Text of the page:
The National Assessment was even more cautious in its statements, very carefully labeling the climate results that it used to investigate potential vulnerability as climate scenarios from the Canadian and Hadley models. This was done because the climate results were drawn from only two climate models (so did not represent the full possible range of climate sensitivities) and each model had treated only one particular emissions scenario. Scenarios are best thought of as "plausible alternative futures – each an example of what might happen under particular assumptions" [as explained in the National Assessment report]; scenarios are not predictions or forecasts because they depend on assumed changes in key boundary conditions (like emissions) and scenarios are not fully projections of what is likely to happen because they have considered only a limited set of possible future boundary conditions (e.g., emissions scenarios). For the decision maker, scenarios provide an indication of possibilities, but not definitive probabilities.
I believe that much of the confusion and debate about global warming is arising because not enough care is being taken in understanding these distinctions. For example, a Gallup survey of scientists about a decade ago is still cited as indicating that many scientists have low confidence in predictions for the 21st century. Such a result is not at all surprising given how scientists define and understand predictions. Of course, we cannot offer a confident prediction for the 21st century because it depends on energy technologies and political decisions as well as how the climate will respond. However, without contradicting the survey results, the IPCC can report international consensus on its projections of a temperature rise during the 21st century if emissions follow the reported emissions scenarios. Similarly, the National Assessment is not making forecasts or predictions of what will happen during the 21st century (either nationally or regionally), but is using model results to explore the possibilities and implications of what types of consequences could occur (and it develops a lexicon of relative likelihood for these outcomes).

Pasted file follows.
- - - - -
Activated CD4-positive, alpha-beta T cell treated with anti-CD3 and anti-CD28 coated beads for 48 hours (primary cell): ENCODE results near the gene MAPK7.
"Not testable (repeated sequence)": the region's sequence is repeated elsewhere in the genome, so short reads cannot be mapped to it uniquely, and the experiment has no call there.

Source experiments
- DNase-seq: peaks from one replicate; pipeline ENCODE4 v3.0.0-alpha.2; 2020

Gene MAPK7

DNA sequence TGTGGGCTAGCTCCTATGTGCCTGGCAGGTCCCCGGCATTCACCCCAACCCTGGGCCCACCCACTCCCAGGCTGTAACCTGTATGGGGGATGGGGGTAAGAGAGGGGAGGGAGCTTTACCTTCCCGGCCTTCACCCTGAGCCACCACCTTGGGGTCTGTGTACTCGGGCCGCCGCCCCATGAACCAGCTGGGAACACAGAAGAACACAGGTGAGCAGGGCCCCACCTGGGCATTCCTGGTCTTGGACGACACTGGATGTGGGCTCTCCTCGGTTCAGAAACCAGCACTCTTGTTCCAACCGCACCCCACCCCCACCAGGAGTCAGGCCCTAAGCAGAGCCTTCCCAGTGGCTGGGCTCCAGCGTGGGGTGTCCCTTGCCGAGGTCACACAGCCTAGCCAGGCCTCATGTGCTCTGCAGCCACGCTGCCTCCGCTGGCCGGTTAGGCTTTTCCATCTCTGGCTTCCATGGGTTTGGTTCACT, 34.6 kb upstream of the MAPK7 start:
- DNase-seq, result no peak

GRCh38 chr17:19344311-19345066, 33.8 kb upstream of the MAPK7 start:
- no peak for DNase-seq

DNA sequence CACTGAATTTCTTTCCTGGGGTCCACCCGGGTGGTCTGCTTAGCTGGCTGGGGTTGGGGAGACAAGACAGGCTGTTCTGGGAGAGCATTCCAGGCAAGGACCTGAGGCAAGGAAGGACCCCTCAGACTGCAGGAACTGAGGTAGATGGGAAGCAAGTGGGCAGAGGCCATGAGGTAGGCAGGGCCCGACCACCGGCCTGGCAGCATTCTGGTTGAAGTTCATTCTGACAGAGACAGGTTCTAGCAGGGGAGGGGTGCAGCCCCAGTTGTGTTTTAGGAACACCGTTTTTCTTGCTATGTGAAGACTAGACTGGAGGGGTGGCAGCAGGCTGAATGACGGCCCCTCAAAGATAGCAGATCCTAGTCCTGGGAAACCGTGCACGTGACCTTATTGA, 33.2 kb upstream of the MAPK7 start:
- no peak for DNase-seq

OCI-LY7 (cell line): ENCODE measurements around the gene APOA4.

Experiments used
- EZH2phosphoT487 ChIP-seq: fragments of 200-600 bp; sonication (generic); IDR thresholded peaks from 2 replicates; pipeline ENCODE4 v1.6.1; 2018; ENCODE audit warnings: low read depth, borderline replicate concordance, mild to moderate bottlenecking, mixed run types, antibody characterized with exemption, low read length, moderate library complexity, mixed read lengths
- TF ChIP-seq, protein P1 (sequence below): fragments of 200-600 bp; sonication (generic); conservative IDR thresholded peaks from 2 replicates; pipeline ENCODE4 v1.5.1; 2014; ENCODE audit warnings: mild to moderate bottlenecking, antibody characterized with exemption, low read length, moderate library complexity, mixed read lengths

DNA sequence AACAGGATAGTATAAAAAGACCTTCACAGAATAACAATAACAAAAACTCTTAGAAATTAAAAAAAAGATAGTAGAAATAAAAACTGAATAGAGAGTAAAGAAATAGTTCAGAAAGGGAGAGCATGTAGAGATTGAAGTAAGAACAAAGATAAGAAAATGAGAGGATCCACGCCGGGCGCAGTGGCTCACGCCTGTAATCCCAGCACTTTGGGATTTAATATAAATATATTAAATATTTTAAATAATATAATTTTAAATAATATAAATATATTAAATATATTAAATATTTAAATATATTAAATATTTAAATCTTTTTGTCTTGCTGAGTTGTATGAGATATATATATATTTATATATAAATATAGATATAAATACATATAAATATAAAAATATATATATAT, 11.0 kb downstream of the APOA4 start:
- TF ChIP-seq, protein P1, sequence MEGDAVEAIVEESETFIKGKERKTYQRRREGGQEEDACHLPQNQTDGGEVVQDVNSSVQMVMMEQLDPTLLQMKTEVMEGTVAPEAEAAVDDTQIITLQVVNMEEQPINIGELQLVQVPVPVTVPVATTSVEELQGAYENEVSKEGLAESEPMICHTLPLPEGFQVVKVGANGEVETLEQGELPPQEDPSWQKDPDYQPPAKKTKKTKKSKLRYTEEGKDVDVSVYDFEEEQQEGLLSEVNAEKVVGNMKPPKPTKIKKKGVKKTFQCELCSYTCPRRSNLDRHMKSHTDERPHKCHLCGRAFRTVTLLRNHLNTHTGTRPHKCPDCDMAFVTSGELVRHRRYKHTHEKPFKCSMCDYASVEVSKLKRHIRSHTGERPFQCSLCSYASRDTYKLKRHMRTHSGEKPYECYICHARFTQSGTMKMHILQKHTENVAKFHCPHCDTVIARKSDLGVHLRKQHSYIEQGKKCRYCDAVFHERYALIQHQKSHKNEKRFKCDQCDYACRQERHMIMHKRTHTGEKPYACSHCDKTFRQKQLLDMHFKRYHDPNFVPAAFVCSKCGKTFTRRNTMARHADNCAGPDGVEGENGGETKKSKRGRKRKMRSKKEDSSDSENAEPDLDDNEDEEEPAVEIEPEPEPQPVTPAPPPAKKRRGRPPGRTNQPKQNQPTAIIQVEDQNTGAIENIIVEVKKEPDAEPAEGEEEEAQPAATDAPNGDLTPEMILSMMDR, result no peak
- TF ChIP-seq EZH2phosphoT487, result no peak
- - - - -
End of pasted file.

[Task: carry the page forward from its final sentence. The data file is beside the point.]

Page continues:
While these nuances easily can get lost in public discussion, I think that it is nonetheless incumbent on all of us to make sure we use the terms precisely, carefully explaining (and re-explaining) what is being done, and the limits of what conclusions can and cannot be drawn. Elsewhere in society – for example, in military and financial planning – scenario-based projections are widely used and it is understood (except perhaps by naïve investors) that these are projections of what could happen and not predictions of what will happen. Although we might all wish we could provide reliable (and verified) predictions, the complexities of society and the climate are such that we are forced to rely on projections if we want to use our understanding to look forward into the future; otherwise we are limited to advancing blindly because we can rely only on mindless extrapolations of changes that have been observed in the past.
– Mike MacCracken
U.S. Global Change Research Program
[ Top of Page ]